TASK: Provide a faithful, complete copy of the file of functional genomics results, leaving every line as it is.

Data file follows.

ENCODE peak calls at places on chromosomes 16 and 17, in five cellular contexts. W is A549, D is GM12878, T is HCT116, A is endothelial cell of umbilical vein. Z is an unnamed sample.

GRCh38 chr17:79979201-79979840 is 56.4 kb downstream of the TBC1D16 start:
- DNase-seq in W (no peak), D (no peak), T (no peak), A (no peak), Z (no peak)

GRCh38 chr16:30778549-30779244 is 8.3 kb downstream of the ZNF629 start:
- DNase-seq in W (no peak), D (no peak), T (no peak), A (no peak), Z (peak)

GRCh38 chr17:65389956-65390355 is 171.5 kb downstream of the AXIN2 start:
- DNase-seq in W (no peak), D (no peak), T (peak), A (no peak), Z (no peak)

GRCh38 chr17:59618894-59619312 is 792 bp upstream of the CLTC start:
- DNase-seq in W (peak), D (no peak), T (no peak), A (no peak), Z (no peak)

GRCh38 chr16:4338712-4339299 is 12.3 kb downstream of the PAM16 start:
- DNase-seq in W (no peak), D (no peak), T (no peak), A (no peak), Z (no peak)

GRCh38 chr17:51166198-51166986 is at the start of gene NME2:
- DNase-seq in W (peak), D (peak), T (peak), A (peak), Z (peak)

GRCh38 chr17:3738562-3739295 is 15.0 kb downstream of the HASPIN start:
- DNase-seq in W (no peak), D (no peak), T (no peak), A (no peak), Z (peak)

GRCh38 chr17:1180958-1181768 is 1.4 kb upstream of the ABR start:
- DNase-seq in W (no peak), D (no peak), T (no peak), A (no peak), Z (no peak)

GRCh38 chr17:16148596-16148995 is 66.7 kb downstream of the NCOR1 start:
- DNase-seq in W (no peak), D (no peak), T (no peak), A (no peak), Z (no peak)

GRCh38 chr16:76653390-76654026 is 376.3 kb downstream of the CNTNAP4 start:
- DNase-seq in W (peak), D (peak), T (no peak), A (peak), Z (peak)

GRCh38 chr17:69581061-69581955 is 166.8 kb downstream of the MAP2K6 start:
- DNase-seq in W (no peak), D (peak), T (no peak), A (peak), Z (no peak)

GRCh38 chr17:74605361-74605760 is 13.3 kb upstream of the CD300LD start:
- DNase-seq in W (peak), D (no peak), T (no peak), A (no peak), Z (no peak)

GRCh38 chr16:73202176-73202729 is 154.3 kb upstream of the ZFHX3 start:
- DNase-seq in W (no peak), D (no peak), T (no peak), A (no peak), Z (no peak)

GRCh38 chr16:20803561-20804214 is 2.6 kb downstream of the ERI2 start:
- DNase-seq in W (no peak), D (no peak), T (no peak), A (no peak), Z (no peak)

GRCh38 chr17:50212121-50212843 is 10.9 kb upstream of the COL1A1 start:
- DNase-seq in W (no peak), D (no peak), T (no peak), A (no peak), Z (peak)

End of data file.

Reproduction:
ENCODE peak calls at places on chromosomes 16 and 17, in five cellular contexts. W is A549, D is GM12878, T is HCT116, A is endothelial cell of umbilical vein. Z is an unnamed sample.

GRCh38 chr17:79979201-79979840 is 56.4 kb downstream of the TBC1D16 start:
- DNase-seq in W (no peak), D (no peak), T (no peak), A (no peak), Z (no peak)

GRCh38 chr16:30778549-30779244 is 8.3 kb downstream of the ZNF629 start:
- DNase-seq in W (no peak), D (no peak), T (no peak), A (no peak), Z (peak)

GRCh38 chr17:65389956-65390355 is 171.5 kb downstream of the AXIN2 start:
- DNase-seq in W (no peak), D (no peak), T (peak), A (no peak), Z (no peak)

GRCh38 chr17:59618894-59619312 is 792 bp upstream of the CLTC start:
- DNase-seq in W (peak), D (no peak), T (no peak), A (no peak), Z (no peak)

GRCh38 chr16:4338712-4339299 is 12.3 kb downstream of the PAM16 start:
- DNase-seq in W (no peak), D (no peak), T (no peak), A (no peak), Z (no peak)

GRCh38 chr17:51166198-51166986 is at the start of gene NME2:
- DNase-seq in W (peak), D (peak), T (peak), A (peak), Z (peak)

GRCh38 chr17:3738562-3739295 is 15.0 kb downstream of the HASPIN start:
- DNase-seq in W (no peak), D (no peak), T (no peak), A (no peak), Z (peak)

GRCh38 chr17:1180958-1181768 is 1.4 kb upstream of the ABR start:
- DNase-seq in W (no peak), D (no peak), T (no peak), A (no peak), Z (no peak)

GRCh38 chr17:16148596-16148995 is 66.7 kb downstream of the NCOR1 start:
- DNase-seq in W (no peak), D (no peak), T (no peak), A (no peak), Z (no peak)

GRCh38 chr16:76653390-76654026 is 376.3 kb downstream of the CNTNAP4 start:
- DNase-seq in W (peak), D (peak), T (no peak), A (peak), Z (peak)

GRCh38 chr17:69581061-69581955 is 166.8 kb downstream of the MAP2K6 start:
- DNase-seq in W (no peak), D (peak), T (no peak), A (peak), Z (no peak)

GRCh38 chr17:74605361-74605760 is 13.3 kb upstream of the CD300LD start:
- DNase-seq in W (peak), D (no peak), T (no peak), A (no peak), Z (no peak)

GRCh38 chr16:73202176-73202729 is 154.3 kb upstream of the ZFHX3 start:
- DNase-seq in W (no peak), D (no peak), T (no peak), A (no peak), Z (no peak)

GRCh38 chr16:20803561-20804214 is 2.6 kb downstream of the ERI2 start:
- DNase-seq in W (no peak), D (no peak), T (no peak), A (no peak), Z (no peak)

GRCh38 chr17:50212121-50212843 is 10.9 kb upstream of the COL1A1 start:
- DNase-seq in W (no peak), D (no peak), T (no peak), A (no peak), Z (peak)